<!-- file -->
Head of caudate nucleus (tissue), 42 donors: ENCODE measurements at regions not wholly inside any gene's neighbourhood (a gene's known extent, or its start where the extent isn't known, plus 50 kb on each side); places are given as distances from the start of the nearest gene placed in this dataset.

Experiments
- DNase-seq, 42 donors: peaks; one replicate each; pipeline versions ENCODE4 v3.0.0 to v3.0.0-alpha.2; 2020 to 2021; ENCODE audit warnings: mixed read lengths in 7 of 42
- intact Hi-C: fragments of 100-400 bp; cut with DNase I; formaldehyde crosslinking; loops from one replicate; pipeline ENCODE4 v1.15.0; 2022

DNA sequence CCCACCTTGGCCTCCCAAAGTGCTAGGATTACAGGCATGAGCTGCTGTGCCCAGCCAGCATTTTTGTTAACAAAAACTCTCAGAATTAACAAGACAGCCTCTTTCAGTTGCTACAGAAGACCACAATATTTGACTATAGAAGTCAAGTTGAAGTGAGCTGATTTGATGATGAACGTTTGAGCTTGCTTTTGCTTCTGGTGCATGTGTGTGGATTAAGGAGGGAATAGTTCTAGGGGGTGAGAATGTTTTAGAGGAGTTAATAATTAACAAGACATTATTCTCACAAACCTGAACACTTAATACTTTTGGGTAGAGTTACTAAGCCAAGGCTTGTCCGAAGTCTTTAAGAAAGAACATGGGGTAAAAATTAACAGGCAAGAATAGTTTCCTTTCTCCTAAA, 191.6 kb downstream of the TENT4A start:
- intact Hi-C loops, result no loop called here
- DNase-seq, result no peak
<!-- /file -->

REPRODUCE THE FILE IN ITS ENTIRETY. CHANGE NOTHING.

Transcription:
Head of caudate nucleus (tissue), 42 donors: ENCODE measurements at regions not wholly inside any gene's neighbourhood (a gene's known extent, or its start where the extent isn't known, plus 50 kb on each side); places are given as distances from the start of the nearest gene placed in this dataset.

Experiments
- DNase-seq, 42 donors: peaks; one replicate each; pipeline versions ENCODE4 v3.0.0 to v3.0.0-alpha.2; 2020 to 2021; ENCODE audit warnings: mixed read lengths in 7 of 42
- intact Hi-C: fragments of 100-400 bp; cut with DNase I; formaldehyde crosslinking; loops from one replicate; pipeline ENCODE4 v1.15.0; 2022

DNA sequence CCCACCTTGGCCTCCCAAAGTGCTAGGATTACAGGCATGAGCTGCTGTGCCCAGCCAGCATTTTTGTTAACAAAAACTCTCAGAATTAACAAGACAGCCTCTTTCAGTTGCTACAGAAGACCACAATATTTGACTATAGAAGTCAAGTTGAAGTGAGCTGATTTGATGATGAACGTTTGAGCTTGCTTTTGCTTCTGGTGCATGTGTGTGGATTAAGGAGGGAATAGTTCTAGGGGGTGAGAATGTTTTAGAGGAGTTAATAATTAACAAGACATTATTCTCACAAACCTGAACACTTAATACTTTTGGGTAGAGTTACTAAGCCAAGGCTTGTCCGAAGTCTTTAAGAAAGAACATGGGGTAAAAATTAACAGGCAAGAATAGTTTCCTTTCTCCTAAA, 191.6 kb downstream of the TENT4A start:
- intact Hi-C loops, result no loop called here
- DNase-seq, result no peak